State not meeting recycling goal


Twenty-one of Oregon's 36 counties saw recycling rates drop from 2005 to 2006 as gains in recycling were surpassed by increasing consumption.

A report from the state Department of Environmental Quality states that Oregonians generated 5.75 million tons of trash last year, a roughly 4 percent jump from the year before. Even though households and businesses are recycling more, there is a widening gap between the amount of trash produced and the amount recovered.

Oregon's overall recycling rate dropped to 47.5 percent, short of a 2009 goal of 50 percent. During 2005, Oregonians recycled slightly more than 49 percent of the material they threw away.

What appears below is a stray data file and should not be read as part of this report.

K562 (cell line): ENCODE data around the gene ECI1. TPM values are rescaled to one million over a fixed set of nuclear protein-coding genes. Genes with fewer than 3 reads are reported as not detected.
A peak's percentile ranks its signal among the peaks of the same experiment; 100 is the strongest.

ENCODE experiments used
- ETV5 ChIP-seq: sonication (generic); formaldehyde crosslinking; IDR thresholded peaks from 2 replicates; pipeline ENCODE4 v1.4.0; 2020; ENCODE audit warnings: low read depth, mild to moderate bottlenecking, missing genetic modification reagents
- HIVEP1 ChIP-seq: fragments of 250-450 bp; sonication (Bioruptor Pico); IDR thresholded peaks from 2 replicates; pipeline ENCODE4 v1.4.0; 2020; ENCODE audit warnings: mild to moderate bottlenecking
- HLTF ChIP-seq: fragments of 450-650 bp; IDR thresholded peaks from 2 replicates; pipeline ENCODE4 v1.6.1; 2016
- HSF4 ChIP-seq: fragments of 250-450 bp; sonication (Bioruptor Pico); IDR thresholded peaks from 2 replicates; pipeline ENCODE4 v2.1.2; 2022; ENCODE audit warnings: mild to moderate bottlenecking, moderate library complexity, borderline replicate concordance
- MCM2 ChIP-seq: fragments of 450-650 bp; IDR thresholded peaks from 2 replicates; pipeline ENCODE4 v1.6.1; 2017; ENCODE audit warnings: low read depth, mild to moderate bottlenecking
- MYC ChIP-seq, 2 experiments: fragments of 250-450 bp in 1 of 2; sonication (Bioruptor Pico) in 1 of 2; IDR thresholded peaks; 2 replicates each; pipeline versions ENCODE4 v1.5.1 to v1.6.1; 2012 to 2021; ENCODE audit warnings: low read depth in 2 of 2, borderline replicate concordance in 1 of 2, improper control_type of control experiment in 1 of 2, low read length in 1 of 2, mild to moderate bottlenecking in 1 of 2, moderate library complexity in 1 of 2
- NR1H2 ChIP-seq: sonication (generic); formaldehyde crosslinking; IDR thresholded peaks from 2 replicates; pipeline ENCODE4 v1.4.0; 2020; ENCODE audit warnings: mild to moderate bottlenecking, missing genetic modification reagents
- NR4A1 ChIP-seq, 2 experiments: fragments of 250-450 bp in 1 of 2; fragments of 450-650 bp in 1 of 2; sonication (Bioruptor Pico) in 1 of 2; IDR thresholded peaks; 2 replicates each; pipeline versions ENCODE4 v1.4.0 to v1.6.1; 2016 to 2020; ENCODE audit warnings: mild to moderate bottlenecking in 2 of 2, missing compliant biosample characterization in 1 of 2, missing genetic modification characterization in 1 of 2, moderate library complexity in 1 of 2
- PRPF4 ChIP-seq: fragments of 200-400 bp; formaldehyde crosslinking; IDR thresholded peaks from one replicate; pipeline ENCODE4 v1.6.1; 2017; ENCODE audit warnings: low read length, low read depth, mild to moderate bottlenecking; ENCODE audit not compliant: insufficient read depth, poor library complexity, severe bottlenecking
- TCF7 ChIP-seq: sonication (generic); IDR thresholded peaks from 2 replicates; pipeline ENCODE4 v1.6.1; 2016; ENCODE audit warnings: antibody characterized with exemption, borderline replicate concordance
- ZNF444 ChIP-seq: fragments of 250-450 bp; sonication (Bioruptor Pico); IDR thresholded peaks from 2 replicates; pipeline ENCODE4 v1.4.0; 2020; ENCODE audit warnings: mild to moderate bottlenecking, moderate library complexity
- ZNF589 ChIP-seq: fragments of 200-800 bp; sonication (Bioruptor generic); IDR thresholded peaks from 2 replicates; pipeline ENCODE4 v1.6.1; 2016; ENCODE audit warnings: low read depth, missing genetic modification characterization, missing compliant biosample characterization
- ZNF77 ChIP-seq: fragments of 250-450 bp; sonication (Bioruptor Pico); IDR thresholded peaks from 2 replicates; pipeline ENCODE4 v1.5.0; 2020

Recycling in three-county area near Portland dropped to 55.5 percent, sending it below Marion County, which was at 57.5 percent.

People and businesses appear to be doing better on recycling, said Mary Lou Perry, a solid waste specialist for the agency. "That's a good thing," she said. "They just have to stop generating the other half."

Oregonians generated a record-high of 3,118 pounds of waste per person in 2006.

Landfill capacity isn't a huge issue these days. But the increase in waste is a big problem for Oregon's plan to help curb global warming, which counts on meeting the trash targets.

Cutting consumption and waste helps reduce greenhouse gas emissions because it eliminates the manufacturing, mining, logging and drilling at the front end. The DEQ is considering a strategy that would suggest people opt for smaller houses, avoid cramming their homes with stuff and buy used instead of new, among other things.

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